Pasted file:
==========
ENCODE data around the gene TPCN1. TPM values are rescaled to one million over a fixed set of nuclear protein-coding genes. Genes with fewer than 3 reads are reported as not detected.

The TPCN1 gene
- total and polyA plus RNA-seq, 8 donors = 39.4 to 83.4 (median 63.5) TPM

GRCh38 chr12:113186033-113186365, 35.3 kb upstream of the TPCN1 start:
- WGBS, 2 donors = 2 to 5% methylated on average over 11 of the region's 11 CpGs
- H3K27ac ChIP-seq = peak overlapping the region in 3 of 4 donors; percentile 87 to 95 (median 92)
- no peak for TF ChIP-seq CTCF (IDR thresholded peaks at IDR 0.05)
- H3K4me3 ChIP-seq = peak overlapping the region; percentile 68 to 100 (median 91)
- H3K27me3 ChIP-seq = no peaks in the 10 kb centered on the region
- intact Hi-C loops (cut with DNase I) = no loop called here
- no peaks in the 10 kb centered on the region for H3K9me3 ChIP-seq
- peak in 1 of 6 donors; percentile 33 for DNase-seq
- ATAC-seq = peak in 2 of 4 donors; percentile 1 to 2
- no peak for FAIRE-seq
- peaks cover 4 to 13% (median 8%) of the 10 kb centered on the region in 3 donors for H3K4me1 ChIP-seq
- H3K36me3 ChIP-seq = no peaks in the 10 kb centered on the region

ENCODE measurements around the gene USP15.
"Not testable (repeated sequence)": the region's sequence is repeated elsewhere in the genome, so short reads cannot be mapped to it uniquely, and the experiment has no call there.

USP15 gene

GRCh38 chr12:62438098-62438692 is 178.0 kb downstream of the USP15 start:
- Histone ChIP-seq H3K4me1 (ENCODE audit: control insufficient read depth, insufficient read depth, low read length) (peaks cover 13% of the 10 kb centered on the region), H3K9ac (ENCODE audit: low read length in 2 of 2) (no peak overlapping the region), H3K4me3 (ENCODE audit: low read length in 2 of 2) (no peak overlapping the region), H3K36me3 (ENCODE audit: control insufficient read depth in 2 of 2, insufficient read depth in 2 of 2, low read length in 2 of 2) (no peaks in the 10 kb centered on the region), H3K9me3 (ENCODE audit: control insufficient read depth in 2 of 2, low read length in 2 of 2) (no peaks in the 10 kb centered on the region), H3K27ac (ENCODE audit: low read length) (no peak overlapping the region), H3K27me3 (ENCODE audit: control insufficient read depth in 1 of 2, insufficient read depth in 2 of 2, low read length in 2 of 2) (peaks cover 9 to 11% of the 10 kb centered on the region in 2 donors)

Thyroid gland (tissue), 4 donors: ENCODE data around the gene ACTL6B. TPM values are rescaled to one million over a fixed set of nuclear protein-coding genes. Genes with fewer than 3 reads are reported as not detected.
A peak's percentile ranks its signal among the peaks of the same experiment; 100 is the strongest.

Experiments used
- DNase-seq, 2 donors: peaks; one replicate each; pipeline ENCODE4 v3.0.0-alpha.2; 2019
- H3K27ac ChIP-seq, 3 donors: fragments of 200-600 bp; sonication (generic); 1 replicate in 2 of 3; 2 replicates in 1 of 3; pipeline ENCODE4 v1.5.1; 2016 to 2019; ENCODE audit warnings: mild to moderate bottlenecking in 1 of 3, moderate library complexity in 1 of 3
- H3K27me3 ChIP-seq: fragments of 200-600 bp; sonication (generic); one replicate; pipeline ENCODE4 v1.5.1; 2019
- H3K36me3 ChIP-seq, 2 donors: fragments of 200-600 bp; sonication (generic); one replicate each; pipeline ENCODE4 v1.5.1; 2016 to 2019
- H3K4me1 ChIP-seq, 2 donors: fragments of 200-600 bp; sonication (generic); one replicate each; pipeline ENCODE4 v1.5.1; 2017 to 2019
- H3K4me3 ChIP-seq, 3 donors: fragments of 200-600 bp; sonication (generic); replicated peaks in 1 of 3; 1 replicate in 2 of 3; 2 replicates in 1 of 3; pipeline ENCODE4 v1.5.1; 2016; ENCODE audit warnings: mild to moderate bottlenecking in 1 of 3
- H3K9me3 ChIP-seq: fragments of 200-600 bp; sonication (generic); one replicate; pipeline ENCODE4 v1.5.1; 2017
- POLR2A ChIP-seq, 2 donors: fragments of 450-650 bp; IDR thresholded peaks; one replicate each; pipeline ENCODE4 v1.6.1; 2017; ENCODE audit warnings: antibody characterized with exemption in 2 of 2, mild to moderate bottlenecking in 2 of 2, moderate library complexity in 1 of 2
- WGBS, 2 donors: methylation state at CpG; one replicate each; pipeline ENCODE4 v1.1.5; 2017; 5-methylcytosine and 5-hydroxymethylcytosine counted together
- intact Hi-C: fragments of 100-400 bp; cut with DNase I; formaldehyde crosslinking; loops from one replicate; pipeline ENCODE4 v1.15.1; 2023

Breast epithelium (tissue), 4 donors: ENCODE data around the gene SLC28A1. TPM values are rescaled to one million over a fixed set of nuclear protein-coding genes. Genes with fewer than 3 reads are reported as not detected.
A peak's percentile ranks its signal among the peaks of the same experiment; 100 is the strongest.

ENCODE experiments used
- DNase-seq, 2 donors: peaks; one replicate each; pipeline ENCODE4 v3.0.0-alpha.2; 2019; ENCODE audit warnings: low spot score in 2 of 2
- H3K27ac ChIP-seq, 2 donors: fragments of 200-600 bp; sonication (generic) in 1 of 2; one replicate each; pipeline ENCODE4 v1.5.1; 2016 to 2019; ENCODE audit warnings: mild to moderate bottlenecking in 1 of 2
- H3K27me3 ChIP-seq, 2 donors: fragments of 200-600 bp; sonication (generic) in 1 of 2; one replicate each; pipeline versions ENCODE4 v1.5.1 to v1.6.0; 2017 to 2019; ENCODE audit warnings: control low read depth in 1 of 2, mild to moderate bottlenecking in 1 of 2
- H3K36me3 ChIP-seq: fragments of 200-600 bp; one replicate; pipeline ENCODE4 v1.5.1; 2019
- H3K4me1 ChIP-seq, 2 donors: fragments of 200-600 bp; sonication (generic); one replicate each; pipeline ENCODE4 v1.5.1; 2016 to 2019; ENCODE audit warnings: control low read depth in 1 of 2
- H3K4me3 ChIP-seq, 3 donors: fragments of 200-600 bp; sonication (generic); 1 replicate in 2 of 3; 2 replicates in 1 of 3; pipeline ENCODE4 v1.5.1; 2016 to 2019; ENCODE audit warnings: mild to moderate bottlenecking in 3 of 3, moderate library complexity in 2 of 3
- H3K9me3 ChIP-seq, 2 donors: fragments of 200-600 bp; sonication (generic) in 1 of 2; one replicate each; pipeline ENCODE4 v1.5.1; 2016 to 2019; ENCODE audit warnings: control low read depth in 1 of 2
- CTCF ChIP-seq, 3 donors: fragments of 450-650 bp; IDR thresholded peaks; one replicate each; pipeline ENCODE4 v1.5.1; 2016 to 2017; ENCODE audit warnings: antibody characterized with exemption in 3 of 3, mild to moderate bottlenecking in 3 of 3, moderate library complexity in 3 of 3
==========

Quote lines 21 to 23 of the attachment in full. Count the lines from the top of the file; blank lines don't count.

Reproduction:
- Histone ChIP-seq H3K4me1 (ENCODE audit: control insufficient read depth, insufficient read depth, low read length) (peaks cover 13% of the 10 kb centered on the region), H3K9ac (ENCODE audit: low read length in 2 of 2) (no peak overlapping the region), H3K4me3 (ENCODE audit: low read length in 2 of 2) (no peak overlapping the region), H3K36me3 (ENCODE audit: control insufficient read depth in 2 of 2, insufficient read depth in 2 of 2, low read length in 2 of 2) (no peaks in the 10 kb centered on the region), H3K9me3 (ENCODE audit: control insufficient read depth in 2 of 2, low read length in 2 of 2) (no peaks in the 10 kb centered on the region), H3K27ac (ENCODE audit: low read length) (no peak overlapping the region), H3K27me3 (ENCODE audit: control insufficient read depth in 1 of 2, insufficient read depth in 2 of 2, low read length in 2 of 2) (peaks cover 9 to 11% of the 10 kb centered on the region in 2 donors)

Thyroid gland (tissue), 4 donors: ENCODE data around the gene ACTL6B. TPM values are rescaled to one million over a fixed set of nuclear protein-coding genes. Genes with fewer than 3 reads are reported as not detected.
A peak's percentile ranks its signal among the peaks of the same experiment; 100 is the strongest.